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Q&A: How to Approach Your Second Marathon

This is my second marathon. How should my training be different this time around, if at all? Does it depend on whether I had a good race or a bad race?

Most first-time marathon runners go into the race with the mindset that they will only run one marathon in their lifetime. They think of it as something to cross off of their bucket list. However, for a lot of runners, that first marathon can be such a positive and rewarding experience that they wind up wanting to run another one (or ten).

The first time someone is running a marathon, they are typically taught not to aim for a specific time. They are told to just finish and to enjoy the experience. The second time around, you know your body can run the distance and now you can start to train for a personal record (PR). Sticking with a good training program, which builds up your mileage over a four-to-five month period and includes interval and hill training, can be beneficial. Interval training and hill repeats can help to shave seconds to minutes off of your pace per mile, helping you to achieve that PR.

Another thing to consider during your second marathon is nutrition. How did you feel while running your first one? Did you have enough energy? Did your legs cramp up at any point during the race? This time around, you can try different foods and beverages when you do your long runs to see if they help you.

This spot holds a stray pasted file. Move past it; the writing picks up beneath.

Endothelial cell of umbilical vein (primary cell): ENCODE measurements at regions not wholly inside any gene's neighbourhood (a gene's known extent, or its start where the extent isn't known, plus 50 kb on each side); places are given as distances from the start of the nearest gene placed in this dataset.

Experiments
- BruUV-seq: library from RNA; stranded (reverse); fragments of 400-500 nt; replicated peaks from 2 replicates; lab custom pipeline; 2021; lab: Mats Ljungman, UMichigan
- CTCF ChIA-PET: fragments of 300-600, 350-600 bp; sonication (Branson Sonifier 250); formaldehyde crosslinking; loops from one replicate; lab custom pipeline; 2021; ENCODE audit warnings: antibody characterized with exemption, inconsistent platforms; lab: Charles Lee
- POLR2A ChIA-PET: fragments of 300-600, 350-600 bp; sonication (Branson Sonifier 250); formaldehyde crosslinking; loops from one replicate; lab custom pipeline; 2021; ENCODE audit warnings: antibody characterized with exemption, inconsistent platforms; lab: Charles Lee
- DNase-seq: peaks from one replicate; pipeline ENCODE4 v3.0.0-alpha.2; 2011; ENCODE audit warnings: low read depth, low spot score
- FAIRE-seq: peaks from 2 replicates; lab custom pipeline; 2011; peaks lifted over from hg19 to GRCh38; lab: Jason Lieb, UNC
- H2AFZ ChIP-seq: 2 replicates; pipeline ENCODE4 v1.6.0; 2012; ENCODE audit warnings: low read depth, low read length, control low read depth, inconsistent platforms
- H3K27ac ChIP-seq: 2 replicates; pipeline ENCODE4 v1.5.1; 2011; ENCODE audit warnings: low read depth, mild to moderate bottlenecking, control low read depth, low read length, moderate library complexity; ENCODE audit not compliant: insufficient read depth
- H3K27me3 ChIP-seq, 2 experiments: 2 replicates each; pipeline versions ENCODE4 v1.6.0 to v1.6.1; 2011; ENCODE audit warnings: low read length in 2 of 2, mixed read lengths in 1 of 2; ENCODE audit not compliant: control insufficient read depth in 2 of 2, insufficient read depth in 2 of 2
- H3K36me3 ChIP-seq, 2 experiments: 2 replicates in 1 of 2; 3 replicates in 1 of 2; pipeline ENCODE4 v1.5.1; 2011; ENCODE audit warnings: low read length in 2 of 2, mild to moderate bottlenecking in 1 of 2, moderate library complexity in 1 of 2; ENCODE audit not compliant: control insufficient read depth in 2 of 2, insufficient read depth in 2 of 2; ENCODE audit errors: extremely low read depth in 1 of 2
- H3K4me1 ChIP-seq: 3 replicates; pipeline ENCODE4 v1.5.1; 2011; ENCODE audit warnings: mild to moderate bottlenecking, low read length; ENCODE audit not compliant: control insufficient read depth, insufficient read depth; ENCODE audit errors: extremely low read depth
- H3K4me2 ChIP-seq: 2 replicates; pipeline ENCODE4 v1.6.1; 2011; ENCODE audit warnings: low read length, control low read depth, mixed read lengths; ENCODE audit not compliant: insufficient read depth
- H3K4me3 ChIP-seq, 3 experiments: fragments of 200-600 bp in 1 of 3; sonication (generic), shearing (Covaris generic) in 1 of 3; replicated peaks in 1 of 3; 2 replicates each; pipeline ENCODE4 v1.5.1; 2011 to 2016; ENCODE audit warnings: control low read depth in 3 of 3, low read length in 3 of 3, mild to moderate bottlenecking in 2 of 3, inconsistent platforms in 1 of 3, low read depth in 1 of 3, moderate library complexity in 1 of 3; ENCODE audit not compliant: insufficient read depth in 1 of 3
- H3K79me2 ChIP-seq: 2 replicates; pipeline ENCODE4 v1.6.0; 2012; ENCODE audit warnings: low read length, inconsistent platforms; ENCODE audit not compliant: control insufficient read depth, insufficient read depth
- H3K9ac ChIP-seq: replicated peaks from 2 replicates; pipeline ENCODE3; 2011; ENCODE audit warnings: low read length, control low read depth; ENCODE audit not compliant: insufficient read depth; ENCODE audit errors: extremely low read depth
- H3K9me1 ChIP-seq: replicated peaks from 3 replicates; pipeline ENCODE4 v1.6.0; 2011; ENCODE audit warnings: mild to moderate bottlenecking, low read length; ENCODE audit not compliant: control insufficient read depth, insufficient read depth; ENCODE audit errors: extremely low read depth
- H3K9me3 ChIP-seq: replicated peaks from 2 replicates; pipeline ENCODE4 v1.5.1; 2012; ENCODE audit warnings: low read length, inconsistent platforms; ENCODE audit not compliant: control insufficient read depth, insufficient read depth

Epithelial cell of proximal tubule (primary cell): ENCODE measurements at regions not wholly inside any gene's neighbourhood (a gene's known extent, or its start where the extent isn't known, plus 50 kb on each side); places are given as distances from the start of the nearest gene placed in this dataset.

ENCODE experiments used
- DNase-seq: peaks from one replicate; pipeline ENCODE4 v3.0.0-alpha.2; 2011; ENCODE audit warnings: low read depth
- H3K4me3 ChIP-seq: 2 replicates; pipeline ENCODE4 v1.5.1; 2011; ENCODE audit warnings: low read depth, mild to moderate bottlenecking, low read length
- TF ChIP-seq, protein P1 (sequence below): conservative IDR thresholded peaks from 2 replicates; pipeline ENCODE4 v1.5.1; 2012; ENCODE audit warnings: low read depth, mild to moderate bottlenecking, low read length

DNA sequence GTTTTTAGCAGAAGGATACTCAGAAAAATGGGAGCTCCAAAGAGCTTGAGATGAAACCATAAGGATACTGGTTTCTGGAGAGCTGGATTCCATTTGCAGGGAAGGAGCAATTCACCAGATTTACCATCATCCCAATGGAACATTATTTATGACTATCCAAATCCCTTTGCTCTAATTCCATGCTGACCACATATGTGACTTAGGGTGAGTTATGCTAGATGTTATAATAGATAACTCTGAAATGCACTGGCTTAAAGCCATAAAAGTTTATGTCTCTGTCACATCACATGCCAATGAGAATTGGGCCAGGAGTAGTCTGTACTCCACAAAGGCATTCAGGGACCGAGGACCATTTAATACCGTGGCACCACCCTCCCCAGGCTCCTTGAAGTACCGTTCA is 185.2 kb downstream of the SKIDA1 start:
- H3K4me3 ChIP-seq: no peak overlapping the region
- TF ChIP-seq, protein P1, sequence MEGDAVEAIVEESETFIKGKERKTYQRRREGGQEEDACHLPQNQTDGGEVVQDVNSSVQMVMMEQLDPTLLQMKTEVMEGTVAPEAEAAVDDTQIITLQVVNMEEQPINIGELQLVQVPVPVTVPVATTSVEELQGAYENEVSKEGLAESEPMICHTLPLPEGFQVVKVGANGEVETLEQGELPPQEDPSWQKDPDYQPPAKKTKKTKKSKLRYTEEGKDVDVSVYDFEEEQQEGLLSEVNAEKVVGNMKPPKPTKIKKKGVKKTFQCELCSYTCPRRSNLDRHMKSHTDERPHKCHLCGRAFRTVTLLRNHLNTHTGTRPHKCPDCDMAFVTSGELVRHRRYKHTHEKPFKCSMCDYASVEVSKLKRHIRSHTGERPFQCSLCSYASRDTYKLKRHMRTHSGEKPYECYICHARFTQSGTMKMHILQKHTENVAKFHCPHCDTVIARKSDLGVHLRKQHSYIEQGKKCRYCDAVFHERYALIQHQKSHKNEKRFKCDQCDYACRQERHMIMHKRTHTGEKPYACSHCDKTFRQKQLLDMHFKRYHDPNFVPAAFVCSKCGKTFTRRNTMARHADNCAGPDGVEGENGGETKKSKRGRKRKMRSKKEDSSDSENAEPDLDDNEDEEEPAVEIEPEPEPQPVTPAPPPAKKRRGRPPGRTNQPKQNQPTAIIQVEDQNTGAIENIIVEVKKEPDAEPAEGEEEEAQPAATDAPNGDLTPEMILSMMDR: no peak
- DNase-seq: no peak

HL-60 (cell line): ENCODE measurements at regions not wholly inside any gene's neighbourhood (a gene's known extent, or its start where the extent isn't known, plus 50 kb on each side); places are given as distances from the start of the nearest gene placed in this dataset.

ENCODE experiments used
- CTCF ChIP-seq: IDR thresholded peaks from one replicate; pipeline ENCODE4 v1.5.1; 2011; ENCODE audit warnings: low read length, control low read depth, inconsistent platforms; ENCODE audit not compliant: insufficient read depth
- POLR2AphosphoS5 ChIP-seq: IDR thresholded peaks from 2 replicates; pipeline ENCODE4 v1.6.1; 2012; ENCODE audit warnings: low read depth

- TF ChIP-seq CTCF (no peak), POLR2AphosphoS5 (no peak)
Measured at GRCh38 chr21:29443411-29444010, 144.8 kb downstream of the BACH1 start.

The second time around, make sure to find time in your busy work and training schedule for stretching, strengthening work for your core and lower extremities (mostly in your hips), and cross training. All three will help you to be a stronger runner while helping to prevent injury.

The answer is relatively the same for whether you had a good or a bad race for your first marathon. If you had a bad race, look back at your training and see if you skipped any distance runs. The first time around, the distance runs are the most important, because you have to teach your body how to function for long distances. If you had a bad run because of your stomach, look at your nutrition during your training and your race. If you had pain or any injury during your first marathon, make sure you strengthen, stretch, and cross train this time around.

Lastly, don’t forget to have fun and enjoy your training! Good luck!

ABOUT THIS CONTRIBUTOR

Erin Corbo

Erin Corbo, PT, DPT, OCS, is a physical therapist at Hospital for Special Surgery’s Integrative Care Center. She is a lifelong runner and has completed one marathon and numerous half-marathons. Erin specializes in runner’s injuries, as well as general orthopedic injuries.
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